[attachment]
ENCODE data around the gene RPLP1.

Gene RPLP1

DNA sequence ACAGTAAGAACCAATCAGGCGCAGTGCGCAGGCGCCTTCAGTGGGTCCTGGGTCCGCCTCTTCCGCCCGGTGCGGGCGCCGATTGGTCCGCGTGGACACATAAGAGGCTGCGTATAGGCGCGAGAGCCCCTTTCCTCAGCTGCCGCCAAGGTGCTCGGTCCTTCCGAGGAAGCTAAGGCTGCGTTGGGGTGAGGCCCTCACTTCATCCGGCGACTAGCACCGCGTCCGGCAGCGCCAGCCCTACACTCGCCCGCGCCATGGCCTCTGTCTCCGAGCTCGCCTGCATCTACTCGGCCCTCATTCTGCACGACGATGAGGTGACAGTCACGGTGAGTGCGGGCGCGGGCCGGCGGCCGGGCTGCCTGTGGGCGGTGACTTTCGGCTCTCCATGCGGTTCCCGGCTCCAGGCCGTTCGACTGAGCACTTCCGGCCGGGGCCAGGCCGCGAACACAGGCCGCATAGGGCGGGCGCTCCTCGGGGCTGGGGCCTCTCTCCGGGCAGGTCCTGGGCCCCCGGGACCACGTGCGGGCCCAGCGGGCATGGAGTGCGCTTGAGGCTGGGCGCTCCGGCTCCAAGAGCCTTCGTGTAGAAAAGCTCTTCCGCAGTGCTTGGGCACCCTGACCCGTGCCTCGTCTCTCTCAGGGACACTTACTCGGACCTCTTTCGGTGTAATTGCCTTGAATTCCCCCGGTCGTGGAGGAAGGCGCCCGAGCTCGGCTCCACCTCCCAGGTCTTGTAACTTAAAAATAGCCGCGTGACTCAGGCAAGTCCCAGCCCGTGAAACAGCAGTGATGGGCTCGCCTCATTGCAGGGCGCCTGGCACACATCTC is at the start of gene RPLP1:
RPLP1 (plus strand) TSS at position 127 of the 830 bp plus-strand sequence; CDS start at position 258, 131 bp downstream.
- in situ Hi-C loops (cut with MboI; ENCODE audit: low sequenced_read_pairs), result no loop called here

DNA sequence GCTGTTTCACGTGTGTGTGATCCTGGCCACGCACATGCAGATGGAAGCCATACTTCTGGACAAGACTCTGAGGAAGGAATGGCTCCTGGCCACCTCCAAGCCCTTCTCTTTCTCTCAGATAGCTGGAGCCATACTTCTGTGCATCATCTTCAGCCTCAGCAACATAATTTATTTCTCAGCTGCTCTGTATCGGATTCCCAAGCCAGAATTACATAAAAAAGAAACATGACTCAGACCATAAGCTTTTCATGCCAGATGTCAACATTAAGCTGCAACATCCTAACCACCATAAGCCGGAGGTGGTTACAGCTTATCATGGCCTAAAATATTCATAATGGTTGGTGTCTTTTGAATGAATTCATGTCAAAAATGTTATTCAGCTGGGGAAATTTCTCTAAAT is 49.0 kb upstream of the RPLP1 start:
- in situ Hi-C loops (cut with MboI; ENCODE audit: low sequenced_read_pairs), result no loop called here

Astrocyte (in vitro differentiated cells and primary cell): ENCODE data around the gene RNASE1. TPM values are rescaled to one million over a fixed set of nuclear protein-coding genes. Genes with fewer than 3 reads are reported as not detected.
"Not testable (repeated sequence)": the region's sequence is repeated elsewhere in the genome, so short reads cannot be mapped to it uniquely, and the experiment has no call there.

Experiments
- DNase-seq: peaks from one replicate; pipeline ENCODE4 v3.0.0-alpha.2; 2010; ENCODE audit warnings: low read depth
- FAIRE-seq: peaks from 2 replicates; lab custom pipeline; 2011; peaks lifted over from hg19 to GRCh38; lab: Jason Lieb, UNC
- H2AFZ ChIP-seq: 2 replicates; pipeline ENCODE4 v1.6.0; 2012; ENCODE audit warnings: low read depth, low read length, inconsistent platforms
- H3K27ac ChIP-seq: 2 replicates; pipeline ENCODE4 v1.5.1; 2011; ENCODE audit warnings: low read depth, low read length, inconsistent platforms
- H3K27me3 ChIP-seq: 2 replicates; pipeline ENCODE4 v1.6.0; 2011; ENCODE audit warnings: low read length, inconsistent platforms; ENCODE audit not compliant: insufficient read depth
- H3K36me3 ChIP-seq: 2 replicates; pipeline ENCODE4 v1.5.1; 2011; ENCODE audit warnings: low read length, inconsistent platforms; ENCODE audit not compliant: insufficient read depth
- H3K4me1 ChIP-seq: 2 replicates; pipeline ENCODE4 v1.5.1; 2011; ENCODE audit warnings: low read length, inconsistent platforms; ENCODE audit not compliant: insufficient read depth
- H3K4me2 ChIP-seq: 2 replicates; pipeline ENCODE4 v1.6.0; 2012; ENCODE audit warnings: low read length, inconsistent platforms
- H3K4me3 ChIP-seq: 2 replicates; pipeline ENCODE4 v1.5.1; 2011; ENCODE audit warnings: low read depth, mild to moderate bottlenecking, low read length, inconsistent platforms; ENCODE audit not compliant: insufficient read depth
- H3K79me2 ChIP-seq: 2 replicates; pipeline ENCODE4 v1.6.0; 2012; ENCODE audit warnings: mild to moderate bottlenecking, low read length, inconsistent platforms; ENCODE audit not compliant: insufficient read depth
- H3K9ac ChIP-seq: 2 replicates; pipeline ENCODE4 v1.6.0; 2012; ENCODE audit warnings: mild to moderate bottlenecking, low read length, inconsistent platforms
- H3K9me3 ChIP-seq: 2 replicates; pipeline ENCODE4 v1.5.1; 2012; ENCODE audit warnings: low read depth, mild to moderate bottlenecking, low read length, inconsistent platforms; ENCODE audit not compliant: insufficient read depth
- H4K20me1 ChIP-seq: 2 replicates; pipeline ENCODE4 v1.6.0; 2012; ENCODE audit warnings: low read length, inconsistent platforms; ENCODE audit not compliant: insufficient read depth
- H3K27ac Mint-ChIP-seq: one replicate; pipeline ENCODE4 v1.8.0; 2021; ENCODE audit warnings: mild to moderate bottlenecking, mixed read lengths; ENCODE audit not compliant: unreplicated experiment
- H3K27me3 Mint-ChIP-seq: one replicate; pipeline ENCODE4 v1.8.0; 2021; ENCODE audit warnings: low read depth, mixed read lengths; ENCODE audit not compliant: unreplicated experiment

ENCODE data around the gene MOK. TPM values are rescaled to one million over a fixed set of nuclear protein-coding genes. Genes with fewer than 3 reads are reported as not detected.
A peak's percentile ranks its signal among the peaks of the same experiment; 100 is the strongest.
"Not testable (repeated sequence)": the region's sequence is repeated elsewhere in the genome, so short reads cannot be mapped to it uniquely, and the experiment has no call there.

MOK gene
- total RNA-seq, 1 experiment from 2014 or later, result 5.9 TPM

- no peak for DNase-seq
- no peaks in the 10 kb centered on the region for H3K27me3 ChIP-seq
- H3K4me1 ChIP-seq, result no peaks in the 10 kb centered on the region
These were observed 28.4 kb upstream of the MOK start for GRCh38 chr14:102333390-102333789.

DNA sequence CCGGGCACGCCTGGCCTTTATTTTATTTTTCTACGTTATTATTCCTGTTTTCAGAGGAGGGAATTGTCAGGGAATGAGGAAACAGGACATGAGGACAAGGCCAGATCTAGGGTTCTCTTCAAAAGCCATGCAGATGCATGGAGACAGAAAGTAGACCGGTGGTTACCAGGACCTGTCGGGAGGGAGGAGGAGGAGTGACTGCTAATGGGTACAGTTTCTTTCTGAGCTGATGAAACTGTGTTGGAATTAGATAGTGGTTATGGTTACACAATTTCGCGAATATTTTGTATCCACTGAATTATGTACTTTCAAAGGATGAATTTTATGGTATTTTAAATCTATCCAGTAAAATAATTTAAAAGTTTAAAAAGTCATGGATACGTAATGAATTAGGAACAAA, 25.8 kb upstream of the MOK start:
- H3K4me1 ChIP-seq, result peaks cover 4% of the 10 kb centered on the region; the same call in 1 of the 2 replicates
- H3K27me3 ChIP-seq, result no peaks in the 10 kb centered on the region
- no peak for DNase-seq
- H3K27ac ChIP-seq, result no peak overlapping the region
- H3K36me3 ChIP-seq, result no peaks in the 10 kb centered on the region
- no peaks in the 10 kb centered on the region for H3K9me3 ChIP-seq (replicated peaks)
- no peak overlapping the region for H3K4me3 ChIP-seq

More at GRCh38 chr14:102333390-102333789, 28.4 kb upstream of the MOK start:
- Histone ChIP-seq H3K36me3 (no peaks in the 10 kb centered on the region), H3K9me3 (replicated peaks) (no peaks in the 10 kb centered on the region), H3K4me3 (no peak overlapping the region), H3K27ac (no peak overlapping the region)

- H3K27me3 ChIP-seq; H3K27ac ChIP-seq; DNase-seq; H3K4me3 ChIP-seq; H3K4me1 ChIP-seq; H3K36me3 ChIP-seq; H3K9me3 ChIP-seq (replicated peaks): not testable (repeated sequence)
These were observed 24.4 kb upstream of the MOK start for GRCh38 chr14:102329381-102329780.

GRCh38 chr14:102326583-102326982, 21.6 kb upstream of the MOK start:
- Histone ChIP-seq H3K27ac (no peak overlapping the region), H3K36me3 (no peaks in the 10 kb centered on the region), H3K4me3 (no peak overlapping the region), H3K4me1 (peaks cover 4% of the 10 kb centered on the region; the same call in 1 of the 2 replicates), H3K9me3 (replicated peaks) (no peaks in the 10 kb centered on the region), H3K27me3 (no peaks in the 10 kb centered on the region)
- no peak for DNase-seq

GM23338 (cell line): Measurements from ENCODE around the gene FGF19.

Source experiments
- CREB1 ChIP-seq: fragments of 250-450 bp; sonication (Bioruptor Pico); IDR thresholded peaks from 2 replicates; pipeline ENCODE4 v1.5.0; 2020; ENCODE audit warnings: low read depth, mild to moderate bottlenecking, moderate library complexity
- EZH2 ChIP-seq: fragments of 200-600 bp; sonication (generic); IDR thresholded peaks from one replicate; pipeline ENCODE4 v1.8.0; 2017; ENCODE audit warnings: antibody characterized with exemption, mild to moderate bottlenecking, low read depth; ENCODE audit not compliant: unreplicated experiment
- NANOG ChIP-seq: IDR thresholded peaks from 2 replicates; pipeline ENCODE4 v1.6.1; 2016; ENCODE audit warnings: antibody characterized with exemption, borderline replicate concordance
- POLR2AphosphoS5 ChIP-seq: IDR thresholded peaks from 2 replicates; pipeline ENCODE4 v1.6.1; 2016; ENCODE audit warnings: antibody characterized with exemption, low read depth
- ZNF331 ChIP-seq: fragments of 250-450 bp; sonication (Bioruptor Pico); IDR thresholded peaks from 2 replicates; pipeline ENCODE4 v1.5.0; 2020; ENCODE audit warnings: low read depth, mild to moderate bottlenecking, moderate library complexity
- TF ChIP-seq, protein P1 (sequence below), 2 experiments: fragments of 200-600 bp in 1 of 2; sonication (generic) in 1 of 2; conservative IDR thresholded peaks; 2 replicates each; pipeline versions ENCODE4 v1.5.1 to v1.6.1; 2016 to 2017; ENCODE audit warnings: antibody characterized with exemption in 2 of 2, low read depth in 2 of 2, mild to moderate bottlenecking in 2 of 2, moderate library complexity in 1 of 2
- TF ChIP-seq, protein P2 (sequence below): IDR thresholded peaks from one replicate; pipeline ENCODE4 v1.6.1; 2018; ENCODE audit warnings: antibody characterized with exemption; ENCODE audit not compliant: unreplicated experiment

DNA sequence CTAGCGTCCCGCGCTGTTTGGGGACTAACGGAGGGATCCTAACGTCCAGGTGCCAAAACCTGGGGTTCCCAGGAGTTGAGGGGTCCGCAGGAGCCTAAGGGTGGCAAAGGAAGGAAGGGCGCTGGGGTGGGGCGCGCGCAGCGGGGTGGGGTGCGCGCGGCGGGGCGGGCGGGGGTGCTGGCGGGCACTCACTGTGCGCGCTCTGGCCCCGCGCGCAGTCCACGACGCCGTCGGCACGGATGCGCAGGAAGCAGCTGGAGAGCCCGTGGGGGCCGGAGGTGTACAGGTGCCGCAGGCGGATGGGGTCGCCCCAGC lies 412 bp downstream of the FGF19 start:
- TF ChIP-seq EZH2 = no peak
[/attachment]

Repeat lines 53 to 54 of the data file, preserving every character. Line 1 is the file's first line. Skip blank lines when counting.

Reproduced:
- EZH2 ChIP-seq: fragments of 200-600 bp; sonication (generic); IDR thresholded peaks from one replicate; pipeline ENCODE4 v1.8.0; 2017; ENCODE audit warnings: antibody characterized with exemption, mild to moderate bottlenecking, low read depth; ENCODE audit not compliant: unreplicated experiment
- NANOG ChIP-seq: IDR thresholded peaks from 2 replicates; pipeline ENCODE4 v1.6.1; 2016; ENCODE audit warnings: antibody characterized with exemption, borderline replicate concordance